Congress clearly intended for QIP that was placed in service after 2017 to qualify for 100% first-year bonus depreciation, but a drafting error prevented that favorable treatment. The CARES Act includes a technical correction to fix the problem. As a result, businesses that made qualified improvements in 2018 or 2019 can claim an immediate tax refund for the missed bonus depreciation.
Under the TCJA, Sec. 179 expensing (that is, deducting the entire cost) is available for several improvements to nonresidential real property, including roofs, HVAC, fire protection systems, alarm systems and security systems. The law also increases the maximum deduction for qualifying property. The 2020 limit is $1.04 million (the maximum deduction is limited to the amount of income from business activity). The expensing deduction begins phasing out on a dollar-for-dollar basis when qualifying property placed in service this year exceeds $2.59 million.
Business interest management
The TCJA generally has limited the deduction for business interest expense to 30% of adjusted taxable income (ATI). The CARES Act allows C- and S-corporations to deduct up to 50% of their ATI for the 2019 and 2020 tax years (special partnership rules apply for 2019).
It also permits businesses to elect to use their 2019 ATI, rather than 2020 ATI, for the calculation, which should increase the amount of the deduction for many businesses. Businesses should consider using accounting method changes to shift their business interest deductions from 2019 to 2020 to boost their 2019 ATI.
Income and expense timing
Businesses that haven’t expected to be in a higher tax bracket the following tax year have long deferred income and accelerated expenses to minimize taxable income. If the Democrats win the White House and the Senate, and retain the House of Representatives, tax rates could increase as soon as 2021. In that case, it could be advantageous to accelerate income into 2020, when it would be taxed at the lower current rates.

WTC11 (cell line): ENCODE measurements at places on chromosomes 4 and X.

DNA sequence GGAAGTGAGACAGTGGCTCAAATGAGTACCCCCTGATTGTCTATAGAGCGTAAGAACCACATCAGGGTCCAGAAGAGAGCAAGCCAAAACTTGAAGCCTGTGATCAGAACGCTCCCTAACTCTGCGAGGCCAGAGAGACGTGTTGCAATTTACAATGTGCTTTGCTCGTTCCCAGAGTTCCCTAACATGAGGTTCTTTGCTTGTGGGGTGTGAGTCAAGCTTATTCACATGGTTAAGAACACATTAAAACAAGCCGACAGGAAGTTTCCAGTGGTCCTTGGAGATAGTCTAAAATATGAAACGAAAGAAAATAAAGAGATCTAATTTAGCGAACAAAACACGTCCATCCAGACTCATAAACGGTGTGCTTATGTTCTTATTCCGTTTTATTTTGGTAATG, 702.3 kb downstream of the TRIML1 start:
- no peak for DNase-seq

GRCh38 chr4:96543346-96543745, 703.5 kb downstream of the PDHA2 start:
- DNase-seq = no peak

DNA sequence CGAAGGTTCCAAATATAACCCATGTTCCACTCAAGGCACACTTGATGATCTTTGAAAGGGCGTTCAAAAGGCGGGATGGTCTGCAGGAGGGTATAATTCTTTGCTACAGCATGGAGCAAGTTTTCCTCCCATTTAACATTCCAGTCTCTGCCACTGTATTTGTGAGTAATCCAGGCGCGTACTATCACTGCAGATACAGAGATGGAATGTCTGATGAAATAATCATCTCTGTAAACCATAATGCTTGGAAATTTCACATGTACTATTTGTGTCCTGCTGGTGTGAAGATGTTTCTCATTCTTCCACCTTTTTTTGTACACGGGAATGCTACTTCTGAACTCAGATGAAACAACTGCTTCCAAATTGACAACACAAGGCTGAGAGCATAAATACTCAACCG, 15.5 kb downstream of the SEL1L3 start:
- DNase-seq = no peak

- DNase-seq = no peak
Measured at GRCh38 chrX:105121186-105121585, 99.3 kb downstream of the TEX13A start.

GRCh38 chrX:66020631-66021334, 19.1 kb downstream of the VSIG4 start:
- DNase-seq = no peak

Even if tax rates don’t climb next year, companies of all kinds have seen downturns in business this year due to the far-reaching effects of the COVID-19 pandemic. Those that expect to be more profitable in 2021 may want to push their expense deductions past year-end to help offset profits.
Payroll tax deductions
A similar analysis applies to payroll tax deductions. The CARES Act allows businesses and self-employed individuals to delay their payments of the employer share (6.2% of wages) of the Social Security payroll tax. Such taxpayers can pay the tax over the next two years, with the first half due by December 31, 2021, and the second half due by December 31, 2022.
Sticking with those dates, however, will affect 2020 taxes. Businesses generally can’t deduct their share of payroll taxes until they actually make the payments. Certain businesses might find it more worthwhile to pay those taxes in 2020. This could, for example, increase the amount of NOLs they can carry back to higher tax-rate years.